A font is actually an individual software program. When a font is purchased, the font itself is never owned outright by the purchaser – the purchase is only for a “license” to use the font software. Like any software program, there are specific terms and conditions called EULAs (end user license agreements) which stipulates “who” can use the software and exactly “how” it can be used. EULAs are usually chock full of technical and legal language.
Font licensing has always been confusing, but over the past 10 years or so, font licensing has dramatically changed and has become even more convoluted. The basic “desktop” license model that has been around since the 1990’s (before digital) often does not cover today’s needs.
New and ever-changing technology has added additional licensing models to the mix. There are different font licensing models for web pages, mobile apps, digital ads, ePubs, and web servers – there will undoubtedly be more in the future.
Lack of standardization adds to the confusion.
Every font foundry and font designer (there are hundreds) has their own unique set of terms and conditions for font usage. There is no standard or common EULA across the foundries. It would be erroneous to assume that all EULAs are the same. Licensees must be prepared to read, sign and abide by the EULA of each and every font they purchase.
“Generous” font licensing style.
Many prominent font foundries offer relatively generous font licensing with moderate restrictions. This licensing is often reasonably priced, perpetual (no time restrictions) and based on the number of users who will use the font at their premises. These fonts are usually permitted to be used on any brand.
“Restrictive” font licensing style.
Other foundries have font licensing that is significantly restrictive and as a result can be expensive and very difficult to monitor.
Their licensing is more of an à la carte “menu” with individual fees for usage such as print, branding, logos, titling or credits for broadcast on cable television or the internet, commercial exhibition, motion picture films, video, etc.
Another menu item is “large volume commercial uses” – even more fees to use the font to create products, promotional campaigns and advertising, product packaging, interior or exterior store signage and billboards.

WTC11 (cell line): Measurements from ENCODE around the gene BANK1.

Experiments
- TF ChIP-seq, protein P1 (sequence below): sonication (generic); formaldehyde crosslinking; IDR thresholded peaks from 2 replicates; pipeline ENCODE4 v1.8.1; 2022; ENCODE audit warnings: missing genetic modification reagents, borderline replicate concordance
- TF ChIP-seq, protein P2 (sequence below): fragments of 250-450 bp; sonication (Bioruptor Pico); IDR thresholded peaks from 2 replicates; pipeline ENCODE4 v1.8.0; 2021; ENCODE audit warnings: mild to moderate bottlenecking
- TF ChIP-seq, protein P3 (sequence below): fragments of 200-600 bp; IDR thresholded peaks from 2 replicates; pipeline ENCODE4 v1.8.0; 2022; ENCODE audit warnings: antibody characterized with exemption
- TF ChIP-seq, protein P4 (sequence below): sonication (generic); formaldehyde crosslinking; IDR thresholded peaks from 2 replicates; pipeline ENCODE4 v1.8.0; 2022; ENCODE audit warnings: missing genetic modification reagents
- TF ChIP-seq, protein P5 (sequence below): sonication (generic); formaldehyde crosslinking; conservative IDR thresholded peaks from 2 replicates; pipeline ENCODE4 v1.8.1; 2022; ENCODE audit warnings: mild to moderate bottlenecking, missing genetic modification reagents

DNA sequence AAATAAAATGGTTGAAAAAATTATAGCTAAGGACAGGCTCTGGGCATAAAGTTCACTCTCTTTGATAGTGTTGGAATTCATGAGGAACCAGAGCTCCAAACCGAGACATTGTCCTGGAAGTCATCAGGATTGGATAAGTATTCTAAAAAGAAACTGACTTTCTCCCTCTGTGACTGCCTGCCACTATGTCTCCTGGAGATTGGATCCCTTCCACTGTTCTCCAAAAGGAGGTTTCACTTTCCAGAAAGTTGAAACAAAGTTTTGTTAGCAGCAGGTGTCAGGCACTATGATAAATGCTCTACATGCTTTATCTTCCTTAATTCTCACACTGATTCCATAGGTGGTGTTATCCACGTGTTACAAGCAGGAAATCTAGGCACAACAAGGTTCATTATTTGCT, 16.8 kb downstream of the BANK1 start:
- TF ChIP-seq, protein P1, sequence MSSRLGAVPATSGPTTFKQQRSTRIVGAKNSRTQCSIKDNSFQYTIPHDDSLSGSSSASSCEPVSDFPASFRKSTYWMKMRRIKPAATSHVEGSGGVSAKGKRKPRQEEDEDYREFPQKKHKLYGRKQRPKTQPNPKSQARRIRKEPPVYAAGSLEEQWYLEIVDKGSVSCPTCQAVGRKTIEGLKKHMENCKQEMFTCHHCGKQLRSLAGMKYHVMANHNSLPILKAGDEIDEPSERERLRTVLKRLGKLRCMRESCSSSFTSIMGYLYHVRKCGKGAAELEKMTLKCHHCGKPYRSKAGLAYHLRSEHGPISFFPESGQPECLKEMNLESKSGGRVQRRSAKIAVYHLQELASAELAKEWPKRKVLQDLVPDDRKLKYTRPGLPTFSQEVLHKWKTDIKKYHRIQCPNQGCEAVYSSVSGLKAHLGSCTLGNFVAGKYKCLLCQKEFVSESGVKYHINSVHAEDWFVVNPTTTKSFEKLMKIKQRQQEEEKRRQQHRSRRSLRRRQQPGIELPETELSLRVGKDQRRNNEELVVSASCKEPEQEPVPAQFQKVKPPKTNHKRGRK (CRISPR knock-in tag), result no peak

Foundries with restrictive licensing will often constrain the use of their fonts down to a single brand. Some components of their licensing may also have time limits and geographic restrictions.
Foundries with a restrictive licensing style may attempt to hold all users of a font (brand, agencies, and suppliers) legally accountable should any user in the production chain inadvertently misuse their fonts against their EULA.
Exactly who should be licensed?
Another confusing factor. Who should be licensed is very much dependent on the licensing model required and the EULA of foundries themselves.
Some foundries only need the actual physical user of the fonts to be licensed while others demand that both brand and all users who work on behalf of the brand be licensed.
Beware of the “FREE” font!
Remember the old adage “If it’s too good to be true, it probably is”? This most definitely applies to “FREE” fonts.
The web contains a veritable plethora of free font sites.
With only a few exceptions, downloading free fonts from the web is not a good practice. If you’re a reputable brand or advertising agency, your team should stay clear of free fonts – you may very well get more than you bargained for. Purchase your font licensing from reputable font foundries and designers – you’ll be glad you did.
Problems associated with free fonts:
Quality. Another old adage “You get what you pay for”. Poor rendering quality, poor kerning, missing glyphs, created in English only (can’t produce multiple languages), created in single weights only (no italic, bold, bold italic, etc.).
Customer service and support. There isn’t any.
Licensing. Many of these sites don’t offer up a EULA for the fonts that reside there. Having a clear and concise EULA should be mandatory. If you’re fortunate enough to reach the font designer listed on the site (more often than not you won’t get a reply), “Sure Dude – go ahead and use my font” is not a EULA.
Personal use only. Many free fonts are offered for personal use only (not commercial use). Personal use is typically cases such as scrapbooking, school projects, etc.
Questionable Origins. Where did the fonts on these sites originally come from? Have they been collected and modified without permission from the original authors? What measures have free-font-site owners taken to verify the fonts they put on their sites are authorized to be there or be distributed? These are all things that brands and advertising agencies may have to answer for.
Confused about font licensing yet? It is confusing. And with confusion comes risk.